Shabbat, considered one of the holiest days of the Jewish year, is the weekly day of rest symbolizing the Jewish people’s relationship with God. We take a break from our weekday activities to remember that the world was created in six days, and on the seventh day God rested. Shabbat lasts from just before sundown on Friday to nightfall on Saturday. Shabbat begins by lighting candles and reciting a blessing. The Friday night prayer service, Kabbalat Shabbat, welcomes Shabbat’s arrival. We also recite blessings over wine, over the washing of hands, and over challah bread, before a festive meal. Each Saturday morning, the weekly Torah portion is read aloud.
When Shabbat ends on Saturday evening at sundown, a Havdalah (separation) ceremony distinguishes between Shabbat and the six days of work with blessings over wine, spices and candles. After the blessing and other prayers, we wish each other “Shavua Tov,” a good week.
Shabbatot at Hillel take many forms: from meditation to Moroccan, interfaith to Indian, community-wide to cancer awareness, in a Hillel center, or in a dorm room, or even at Greek houses with “Shabbat Kits” provided by the local Hillel – complete with candles, grape juice, challah and more. Shabbat events are held on rooftops in the center of St. Petersburg, Russia, and in the home of the Hillel Director at Towson University in Baltimore, MD.
Below, check out just a few of the innovative ways Hillels around the world celebrate Shabbat.
At University of Southern California Hillel, more than 120 students took part in a special Martin Luther King Celebration Shabbat, in collaboration with the Black Student Assembly. The evening featured a performance by the campus Gospel choir (with both Jewish and black students), and remarks by a Jewish faculty member who had worked with Dr. Martin Luther King during the Civil Rights era.
“At Ryerson University in Toronto, we held a multi-faith Shabbat dinner hosted by the president of the university. Attendees included senior administrators, Jewish and non-Jewish faculty, members of the Board of Governors, members of different faith-based student groups and, of course, Hillel students. We joined together for an enjoyable Shabbat dinner where Shabbat rituals were explained and each table was filled with interesting conversation about school, life, religion and values.” – Elise Loterman, Program Associate at Ryerson University Hillel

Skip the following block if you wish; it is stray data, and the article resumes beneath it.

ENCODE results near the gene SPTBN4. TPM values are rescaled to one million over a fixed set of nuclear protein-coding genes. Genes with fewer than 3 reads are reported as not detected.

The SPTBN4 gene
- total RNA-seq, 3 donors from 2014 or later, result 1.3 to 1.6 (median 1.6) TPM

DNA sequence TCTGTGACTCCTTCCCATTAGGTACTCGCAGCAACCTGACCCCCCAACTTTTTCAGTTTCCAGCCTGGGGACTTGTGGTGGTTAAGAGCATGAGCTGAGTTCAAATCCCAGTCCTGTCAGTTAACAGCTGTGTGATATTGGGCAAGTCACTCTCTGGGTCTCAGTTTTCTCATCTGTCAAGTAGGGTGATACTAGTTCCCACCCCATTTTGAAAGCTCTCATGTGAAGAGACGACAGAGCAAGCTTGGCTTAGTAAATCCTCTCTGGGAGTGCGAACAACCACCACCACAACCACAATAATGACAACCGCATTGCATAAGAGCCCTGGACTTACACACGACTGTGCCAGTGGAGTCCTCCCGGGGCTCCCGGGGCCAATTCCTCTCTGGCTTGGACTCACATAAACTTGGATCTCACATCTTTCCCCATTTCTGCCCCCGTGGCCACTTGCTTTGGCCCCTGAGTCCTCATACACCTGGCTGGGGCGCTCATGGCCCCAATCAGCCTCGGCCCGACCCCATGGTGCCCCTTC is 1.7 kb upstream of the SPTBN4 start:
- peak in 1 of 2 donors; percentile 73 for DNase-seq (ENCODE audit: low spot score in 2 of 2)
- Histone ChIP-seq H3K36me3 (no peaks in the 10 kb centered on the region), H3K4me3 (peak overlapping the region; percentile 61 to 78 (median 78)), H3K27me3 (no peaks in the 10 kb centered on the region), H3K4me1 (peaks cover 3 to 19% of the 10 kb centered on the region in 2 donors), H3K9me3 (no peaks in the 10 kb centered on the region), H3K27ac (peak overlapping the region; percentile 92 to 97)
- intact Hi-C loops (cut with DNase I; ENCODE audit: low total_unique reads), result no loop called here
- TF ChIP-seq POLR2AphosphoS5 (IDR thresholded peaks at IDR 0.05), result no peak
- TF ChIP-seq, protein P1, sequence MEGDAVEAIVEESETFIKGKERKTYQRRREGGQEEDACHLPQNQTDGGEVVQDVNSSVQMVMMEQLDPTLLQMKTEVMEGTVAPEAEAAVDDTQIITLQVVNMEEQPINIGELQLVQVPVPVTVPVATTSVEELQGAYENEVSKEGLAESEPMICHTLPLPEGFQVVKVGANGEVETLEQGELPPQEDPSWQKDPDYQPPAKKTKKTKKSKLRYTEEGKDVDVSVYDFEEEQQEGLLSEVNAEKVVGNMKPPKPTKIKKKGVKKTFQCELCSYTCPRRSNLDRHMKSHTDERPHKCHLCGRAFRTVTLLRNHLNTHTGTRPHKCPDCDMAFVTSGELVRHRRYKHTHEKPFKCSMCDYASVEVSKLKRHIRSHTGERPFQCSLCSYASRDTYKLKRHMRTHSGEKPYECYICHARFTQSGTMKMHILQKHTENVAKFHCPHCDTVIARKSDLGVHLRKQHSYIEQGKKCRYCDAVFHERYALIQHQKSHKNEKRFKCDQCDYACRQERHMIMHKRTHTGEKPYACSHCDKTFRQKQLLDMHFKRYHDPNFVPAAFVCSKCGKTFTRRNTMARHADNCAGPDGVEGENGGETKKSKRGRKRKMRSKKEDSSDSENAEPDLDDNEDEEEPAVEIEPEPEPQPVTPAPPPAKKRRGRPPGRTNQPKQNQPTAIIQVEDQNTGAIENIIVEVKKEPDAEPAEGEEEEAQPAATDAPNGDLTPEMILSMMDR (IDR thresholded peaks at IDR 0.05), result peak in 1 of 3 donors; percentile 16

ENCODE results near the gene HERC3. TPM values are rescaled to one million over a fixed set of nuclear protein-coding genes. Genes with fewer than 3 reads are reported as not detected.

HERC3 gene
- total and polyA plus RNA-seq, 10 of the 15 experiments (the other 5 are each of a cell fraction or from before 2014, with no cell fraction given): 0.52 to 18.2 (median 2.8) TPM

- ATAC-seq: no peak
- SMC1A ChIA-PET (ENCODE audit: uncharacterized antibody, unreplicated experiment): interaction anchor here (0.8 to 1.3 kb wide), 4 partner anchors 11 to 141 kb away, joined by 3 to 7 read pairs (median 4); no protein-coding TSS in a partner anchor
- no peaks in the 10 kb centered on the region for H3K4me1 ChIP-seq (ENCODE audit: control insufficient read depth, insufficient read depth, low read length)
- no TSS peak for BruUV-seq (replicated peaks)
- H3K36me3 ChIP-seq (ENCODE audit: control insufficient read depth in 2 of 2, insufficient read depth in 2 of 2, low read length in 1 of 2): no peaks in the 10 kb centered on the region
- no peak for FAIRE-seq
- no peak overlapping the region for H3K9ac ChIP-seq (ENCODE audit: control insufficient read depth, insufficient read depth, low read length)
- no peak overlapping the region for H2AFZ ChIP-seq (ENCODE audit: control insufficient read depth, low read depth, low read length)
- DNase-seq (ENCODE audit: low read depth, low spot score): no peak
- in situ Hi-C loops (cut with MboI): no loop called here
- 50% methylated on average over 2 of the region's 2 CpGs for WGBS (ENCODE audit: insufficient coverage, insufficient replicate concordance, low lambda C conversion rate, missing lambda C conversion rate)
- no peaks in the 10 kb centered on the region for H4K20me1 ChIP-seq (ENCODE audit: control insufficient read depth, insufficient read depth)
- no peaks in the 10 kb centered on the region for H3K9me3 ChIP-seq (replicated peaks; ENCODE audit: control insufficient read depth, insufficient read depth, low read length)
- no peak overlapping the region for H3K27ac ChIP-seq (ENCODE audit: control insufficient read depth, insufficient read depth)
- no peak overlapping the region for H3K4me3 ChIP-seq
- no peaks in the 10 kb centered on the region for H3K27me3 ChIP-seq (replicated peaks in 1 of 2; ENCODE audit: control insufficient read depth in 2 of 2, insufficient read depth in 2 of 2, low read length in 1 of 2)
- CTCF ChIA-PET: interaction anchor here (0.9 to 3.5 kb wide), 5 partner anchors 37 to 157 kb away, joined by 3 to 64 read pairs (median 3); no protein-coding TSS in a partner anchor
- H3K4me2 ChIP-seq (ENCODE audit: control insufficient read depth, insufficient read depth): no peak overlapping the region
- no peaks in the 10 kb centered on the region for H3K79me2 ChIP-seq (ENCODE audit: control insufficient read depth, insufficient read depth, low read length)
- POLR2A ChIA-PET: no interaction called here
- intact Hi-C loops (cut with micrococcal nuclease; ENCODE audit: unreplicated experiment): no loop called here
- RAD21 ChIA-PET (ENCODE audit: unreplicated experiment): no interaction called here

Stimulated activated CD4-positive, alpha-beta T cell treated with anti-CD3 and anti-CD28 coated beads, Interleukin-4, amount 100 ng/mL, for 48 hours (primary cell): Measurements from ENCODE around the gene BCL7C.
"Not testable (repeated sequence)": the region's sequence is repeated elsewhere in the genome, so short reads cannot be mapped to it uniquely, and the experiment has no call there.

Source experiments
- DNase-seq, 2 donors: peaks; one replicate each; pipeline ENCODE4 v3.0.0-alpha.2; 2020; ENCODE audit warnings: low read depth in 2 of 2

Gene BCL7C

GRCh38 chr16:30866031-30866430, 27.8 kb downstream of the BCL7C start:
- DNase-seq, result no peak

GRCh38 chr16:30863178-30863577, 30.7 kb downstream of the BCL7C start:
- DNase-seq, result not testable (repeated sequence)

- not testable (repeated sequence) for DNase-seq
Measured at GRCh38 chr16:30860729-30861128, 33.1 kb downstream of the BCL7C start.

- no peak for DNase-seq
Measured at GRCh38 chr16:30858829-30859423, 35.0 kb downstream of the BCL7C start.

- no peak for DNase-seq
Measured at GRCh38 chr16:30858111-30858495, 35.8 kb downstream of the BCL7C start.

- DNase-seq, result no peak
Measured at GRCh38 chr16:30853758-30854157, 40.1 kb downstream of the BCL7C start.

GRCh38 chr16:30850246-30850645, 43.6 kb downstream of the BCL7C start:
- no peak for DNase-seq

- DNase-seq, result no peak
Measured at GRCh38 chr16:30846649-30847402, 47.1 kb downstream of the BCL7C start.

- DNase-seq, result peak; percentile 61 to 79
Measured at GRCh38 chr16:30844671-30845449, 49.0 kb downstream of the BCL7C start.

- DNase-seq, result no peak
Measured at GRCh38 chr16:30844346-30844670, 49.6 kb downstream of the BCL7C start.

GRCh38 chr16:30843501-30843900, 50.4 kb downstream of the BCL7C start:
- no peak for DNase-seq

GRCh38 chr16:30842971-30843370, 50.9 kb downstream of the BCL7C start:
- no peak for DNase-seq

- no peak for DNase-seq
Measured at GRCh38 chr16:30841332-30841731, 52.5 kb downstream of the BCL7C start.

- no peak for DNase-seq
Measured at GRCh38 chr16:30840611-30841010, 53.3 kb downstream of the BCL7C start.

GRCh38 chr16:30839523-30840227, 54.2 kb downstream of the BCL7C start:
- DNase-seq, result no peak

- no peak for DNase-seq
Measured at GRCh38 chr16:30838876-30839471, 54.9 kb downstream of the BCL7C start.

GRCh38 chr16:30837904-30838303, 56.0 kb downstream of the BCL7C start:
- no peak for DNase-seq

“We celebrated a Puerto Rican Shabbat at Wellesley College. Students from Mezcla, the Latina student group, and Hillel students found foods they could cook for Shabbat that would be both Puerto Rican-style and kosher. Together they cooked Shabbat dinner, shared Shabbat with prayers in Spanish, Hebrew and English and shared stories of their cultural backgrounds while enjoying the delicious meal. The program was sparked by a community service Alternative Break trip to Puerto Rico, with both Jewish and Latina student participants. The connection between the groups has enabled students to learn more about each other, their ethnic identity and cultural similarities.” - Patti Sheinman, Director of Wellesley College Hillel
Connecting Shabbat and Social Justice
“Brown RISD Hillel holds an annual Sacred Foods and Social Justice Shabbat Weekend to honor nature and celebrate her bounties. It's a weekend of events planned around locally sourced, sacred food. We use Shabbat to focus on sustainability and the environment." -Marshall Einhorn, Executive Director of Brown RISD Hillel
“For the last seven years, Trinity College Hillel has hosted Pink Shabbat for Breast Cancer Awareness, co-sponsored by many student groups. The celebration includes a special service and D’var Torah that connects the Torah portion with the issue of women's health, as well as pink-themed foods, like pink challah made by members of a Trinity sorority.” -Lisa Kassow, Director of Trinity College Hillel
“Once a month, students at New College of Florida in Sarasota prepare food on Friday afternoon to share with total strangers, and celebrate Shabbat with the homeless. They recite all of the blessings and have Shabbat dinner in the park.” - Rabbi Ed Rosenthal, Executive Director/Campus Rabbi of Hillels of the Florida Suncoast